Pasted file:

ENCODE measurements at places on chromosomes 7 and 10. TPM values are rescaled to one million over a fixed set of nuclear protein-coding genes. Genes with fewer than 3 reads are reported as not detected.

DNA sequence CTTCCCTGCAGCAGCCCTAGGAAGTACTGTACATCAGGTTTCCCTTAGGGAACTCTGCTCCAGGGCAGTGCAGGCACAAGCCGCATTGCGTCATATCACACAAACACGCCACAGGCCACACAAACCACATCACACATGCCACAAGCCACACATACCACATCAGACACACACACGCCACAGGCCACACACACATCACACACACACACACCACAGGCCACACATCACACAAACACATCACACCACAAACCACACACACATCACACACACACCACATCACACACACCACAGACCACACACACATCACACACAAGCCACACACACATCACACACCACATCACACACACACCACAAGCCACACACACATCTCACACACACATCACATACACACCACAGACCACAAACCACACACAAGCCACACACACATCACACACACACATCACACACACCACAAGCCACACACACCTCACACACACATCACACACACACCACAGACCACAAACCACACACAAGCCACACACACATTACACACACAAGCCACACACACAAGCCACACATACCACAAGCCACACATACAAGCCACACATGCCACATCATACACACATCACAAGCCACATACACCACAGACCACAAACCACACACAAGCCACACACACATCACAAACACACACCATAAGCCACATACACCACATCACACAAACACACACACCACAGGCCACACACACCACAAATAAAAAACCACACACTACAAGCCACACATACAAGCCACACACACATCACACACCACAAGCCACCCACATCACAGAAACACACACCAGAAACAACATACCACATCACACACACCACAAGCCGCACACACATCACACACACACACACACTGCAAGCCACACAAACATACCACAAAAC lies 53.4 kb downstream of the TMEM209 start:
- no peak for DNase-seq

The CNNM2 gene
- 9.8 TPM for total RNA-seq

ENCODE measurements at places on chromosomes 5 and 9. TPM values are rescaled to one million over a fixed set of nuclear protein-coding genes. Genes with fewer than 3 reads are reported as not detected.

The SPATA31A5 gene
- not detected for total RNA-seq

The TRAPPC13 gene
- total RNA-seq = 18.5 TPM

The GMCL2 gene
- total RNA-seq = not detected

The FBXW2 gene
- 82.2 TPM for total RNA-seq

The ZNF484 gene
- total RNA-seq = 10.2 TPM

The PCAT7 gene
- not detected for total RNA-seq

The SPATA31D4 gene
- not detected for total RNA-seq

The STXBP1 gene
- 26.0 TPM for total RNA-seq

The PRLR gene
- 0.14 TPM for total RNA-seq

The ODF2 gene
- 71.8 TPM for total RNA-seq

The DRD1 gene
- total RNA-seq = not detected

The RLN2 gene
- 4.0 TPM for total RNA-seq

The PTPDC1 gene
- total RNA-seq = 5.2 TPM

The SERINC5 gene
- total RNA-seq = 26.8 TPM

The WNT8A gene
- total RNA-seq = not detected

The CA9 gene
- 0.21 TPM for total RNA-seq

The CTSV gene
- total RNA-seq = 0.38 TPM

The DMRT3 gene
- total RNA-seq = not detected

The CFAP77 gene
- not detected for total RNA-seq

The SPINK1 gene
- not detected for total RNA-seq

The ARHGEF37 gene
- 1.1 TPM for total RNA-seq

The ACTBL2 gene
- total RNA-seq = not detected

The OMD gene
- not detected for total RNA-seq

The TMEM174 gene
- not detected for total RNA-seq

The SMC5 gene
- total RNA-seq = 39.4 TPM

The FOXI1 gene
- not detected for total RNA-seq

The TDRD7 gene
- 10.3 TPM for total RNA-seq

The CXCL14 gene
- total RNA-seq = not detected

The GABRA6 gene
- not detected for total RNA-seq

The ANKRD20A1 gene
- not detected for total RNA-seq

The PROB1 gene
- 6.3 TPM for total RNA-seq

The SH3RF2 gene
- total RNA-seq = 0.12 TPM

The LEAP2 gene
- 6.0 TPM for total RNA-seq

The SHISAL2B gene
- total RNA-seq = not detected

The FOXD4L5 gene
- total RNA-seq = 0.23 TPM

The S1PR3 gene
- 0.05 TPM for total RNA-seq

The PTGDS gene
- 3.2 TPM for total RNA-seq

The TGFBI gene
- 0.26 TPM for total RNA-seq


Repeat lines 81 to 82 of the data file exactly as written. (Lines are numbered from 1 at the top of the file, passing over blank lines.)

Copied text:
The TGFBI gene
- 0.26 TPM for total RNA-seq